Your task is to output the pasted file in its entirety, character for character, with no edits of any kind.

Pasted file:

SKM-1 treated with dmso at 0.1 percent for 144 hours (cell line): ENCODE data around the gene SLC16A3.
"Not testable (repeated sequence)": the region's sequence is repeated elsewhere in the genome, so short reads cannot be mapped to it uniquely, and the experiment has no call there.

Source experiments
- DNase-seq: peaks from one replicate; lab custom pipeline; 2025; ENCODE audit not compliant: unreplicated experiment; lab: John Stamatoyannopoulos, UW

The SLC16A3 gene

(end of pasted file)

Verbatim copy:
SKM-1 treated with dmso at 0.1 percent for 144 hours (cell line): ENCODE data around the gene SLC16A3.
"Not testable (repeated sequence)": the region's sequence is repeated elsewhere in the genome, so short reads cannot be mapped to it uniquely, and the experiment has no call there.

Source experiments
- DNase-seq: peaks from one replicate; lab custom pipeline; 2025; ENCODE audit not compliant: unreplicated experiment; lab: John Stamatoyannopoulos, UW

The SLC16A3 gene